Six Nations: a two-tone tournament Posted about 12 years ago

The match of the round in the Six Nations this weekend may be Wales’s visit to Twickenham, but arguably more significant for the tournament itself is the meeting between Scotland and France at Murrayfield on Sunday.

The Six Nations has turned into a two-tone tournament. Since the 2007 World Cup, the title has been won by Wales, Ireland, France and England. The wooden spoon has been the preserve of Italy, who are in Dublin on Saturday looking for a first victory over Ireland in the championship, while Scotland have been stuck in fifth position, usually avoiding finishing bottom through points difference.

Scotland and Italy have the smallest pool of players to choose from domestically in the six nations, each operating two professional sides compared to the four of Wales and Ireland, England’s 12 Premiership clubs and France’s Top 14.

The tournament needs Scotland to beat France, not so much for this year’s event because, unless Twickenham produces a draw, there would only be one undefeated team left, but for its future.

It is 2006 since Scotland, who in the amateur era produced not just title-winning sides but often contributed pivotal players to Lions’ squads, won more than one match in a Six Nations campaign. In their last 11 games against the old Five Nations sides in tournament games at Murrayfield, they have scored just one try, Max Evans’s at the end of a 2009 defeat to Wales.

They have beaten Australia and South Africa at Murrayfield in that time, one-off successes built on grit and defiance, but they have lacked the quality to sustain them through a five-match campaign and another defeat on Sunday would make their coach, Andy Robinson, vulnerable, even if he has a contract that runs to the 2015 World Cup and he has made a difference since being appointed in the summer of 2008.

Scottish rugby is in a depressed financial state. The country’s two professional sides, Edinburgh and Glasgow, have been no more successful than the national side, although Edinburgh have qualified for the quarter-finals of the Heineken Cup for only the second time, twice more than Glasgow.

Football in the country is also suffering with Rangers going into administration this month after piling up debts of £50m, a club with an average attendance of 50,000, a figure it would take Glasgow and Edinburgh more than a month to reach between them.

Finance is also a worry for Wales whose four regions are cutting salaries by 20 per cent this summer, prompting an exodus of players this summer. The Wales prop Gethin Jenkins is off to Toulon, and he is likely to be joined in France by hooker Huw Bennett and second row Luke Charteris, joining James Hook, Mike Phillips and Lee Byrne in the Top 14.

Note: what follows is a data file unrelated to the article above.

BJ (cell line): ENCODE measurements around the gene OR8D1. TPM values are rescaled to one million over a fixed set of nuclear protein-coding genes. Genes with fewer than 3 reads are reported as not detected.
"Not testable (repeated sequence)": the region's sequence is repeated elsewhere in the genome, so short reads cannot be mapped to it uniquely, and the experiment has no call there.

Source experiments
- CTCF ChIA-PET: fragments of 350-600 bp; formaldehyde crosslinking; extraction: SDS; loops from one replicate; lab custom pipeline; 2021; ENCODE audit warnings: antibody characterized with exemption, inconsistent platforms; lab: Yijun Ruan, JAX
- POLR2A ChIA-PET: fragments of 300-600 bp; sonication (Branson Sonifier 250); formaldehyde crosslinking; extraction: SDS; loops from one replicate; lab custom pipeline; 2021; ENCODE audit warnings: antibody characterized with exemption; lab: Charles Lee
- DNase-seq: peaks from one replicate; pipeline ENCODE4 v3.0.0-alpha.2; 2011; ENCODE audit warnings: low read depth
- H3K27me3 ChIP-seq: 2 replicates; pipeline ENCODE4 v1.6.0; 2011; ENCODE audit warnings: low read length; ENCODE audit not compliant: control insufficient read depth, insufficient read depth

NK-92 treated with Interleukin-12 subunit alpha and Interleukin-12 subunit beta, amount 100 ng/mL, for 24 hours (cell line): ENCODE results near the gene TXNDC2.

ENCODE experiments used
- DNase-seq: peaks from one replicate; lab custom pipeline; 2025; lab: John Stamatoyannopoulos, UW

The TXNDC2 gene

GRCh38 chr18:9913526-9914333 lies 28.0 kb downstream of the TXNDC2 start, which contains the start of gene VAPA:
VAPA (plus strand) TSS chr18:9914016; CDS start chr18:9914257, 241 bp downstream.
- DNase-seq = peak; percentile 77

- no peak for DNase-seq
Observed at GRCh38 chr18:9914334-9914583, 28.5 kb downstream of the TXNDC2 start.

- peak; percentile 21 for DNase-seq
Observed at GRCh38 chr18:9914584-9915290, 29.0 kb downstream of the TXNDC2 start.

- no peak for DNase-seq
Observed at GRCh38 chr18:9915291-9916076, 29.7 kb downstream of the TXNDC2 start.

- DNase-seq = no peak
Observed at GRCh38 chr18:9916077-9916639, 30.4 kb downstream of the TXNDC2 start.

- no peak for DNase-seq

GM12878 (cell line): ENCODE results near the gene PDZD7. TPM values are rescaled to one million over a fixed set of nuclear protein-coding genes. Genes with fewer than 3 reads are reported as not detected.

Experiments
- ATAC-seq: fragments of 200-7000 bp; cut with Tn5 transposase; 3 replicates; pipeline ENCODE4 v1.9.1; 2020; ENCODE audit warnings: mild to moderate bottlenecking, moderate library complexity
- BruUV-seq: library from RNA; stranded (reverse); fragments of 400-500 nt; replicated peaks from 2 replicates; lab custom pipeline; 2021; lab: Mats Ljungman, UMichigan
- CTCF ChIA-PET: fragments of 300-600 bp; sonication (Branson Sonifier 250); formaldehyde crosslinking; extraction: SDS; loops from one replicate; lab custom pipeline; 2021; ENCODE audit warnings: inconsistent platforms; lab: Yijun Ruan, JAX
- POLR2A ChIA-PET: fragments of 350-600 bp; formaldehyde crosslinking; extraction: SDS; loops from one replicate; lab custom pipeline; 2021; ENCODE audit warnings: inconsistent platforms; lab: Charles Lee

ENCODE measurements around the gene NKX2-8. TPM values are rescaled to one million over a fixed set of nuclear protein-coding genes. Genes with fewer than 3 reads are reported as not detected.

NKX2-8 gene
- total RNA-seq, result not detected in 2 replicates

English clubs have this week signed players from Scarlets and Ospreys and there is concern in Wales that the current level of income and funding is not enough to sustain four professional sides, all of which operate along the M4 corridor.

It will provide an interesting backdrop to next month’s meeting of the International Rugby Board’s rugby committee which will revisit the issue of World Cup funding. When New Zealand last October argued that major unions were suffering too great a drop in income during a World Cup year to justify taking part in the tournament, Wales were among the unions who took issue.

The landscape has changed since and the Welsh Rugby Union faces losing a number of its leading players to sides in France and England, undermining its coach Warren Gatland’s attempt to create a club atmosphere in the national side. Central contracts are one potential solution, but it is an option the WRU cannot yet afford.

There were fears 10 years ago that the Six Nations would be dominated by England and France with the Celtic unions and Italy marginalised. Ireland and Wales have averted that, but for how much longer? They need Scotland to start sending a few more home to think again.

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Paul Rees was born in Cardiff and has been a full-time writer on rugby union since 1986, first for the South Wales Echo, then Wales and Sunday and, from 2001, the Guardian and the Observer, having contributed to the former on a freelance basis since 1988. He has covered every World Cup since 1991 and five Lions tours. When time allows, he also write on cricket, mainly Glamorgan. And away from work, he a season-ticket holder at Arsenal, watching them home and away, including the European Champions League final against Barcelona in Paris in 2006.

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